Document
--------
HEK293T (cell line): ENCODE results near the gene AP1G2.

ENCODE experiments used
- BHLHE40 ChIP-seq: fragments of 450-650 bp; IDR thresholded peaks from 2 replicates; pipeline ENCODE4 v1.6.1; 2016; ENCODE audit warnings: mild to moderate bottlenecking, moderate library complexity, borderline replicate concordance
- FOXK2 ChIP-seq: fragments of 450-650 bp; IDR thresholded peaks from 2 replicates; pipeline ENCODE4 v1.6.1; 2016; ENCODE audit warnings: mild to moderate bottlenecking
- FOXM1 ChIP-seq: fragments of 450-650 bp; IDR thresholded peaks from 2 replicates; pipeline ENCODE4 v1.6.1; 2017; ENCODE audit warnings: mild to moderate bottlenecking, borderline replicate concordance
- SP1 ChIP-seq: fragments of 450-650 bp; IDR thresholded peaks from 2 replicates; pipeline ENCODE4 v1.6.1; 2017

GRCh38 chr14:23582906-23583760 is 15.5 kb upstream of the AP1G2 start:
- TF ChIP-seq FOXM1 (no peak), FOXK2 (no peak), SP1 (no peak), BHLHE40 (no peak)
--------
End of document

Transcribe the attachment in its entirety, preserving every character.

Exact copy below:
HEK293T (cell line): ENCODE results near the gene AP1G2.

ENCODE experiments used
- BHLHE40 ChIP-seq: fragments of 450-650 bp; IDR thresholded peaks from 2 replicates; pipeline ENCODE4 v1.6.1; 2016; ENCODE audit warnings: mild to moderate bottlenecking, moderate library complexity, borderline replicate concordance
- FOXK2 ChIP-seq: fragments of 450-650 bp; IDR thresholded peaks from 2 replicates; pipeline ENCODE4 v1.6.1; 2016; ENCODE audit warnings: mild to moderate bottlenecking
- FOXM1 ChIP-seq: fragments of 450-650 bp; IDR thresholded peaks from 2 replicates; pipeline ENCODE4 v1.6.1; 2017; ENCODE audit warnings: mild to moderate bottlenecking, borderline replicate concordance
- SP1 ChIP-seq: fragments of 450-650 bp; IDR thresholded peaks from 2 replicates; pipeline ENCODE4 v1.6.1; 2017

GRCh38 chr14:23582906-23583760 is 15.5 kb upstream of the AP1G2 start:
- TF ChIP-seq FOXM1 (no peak), FOXK2 (no peak), SP1 (no peak), BHLHE40 (no peak)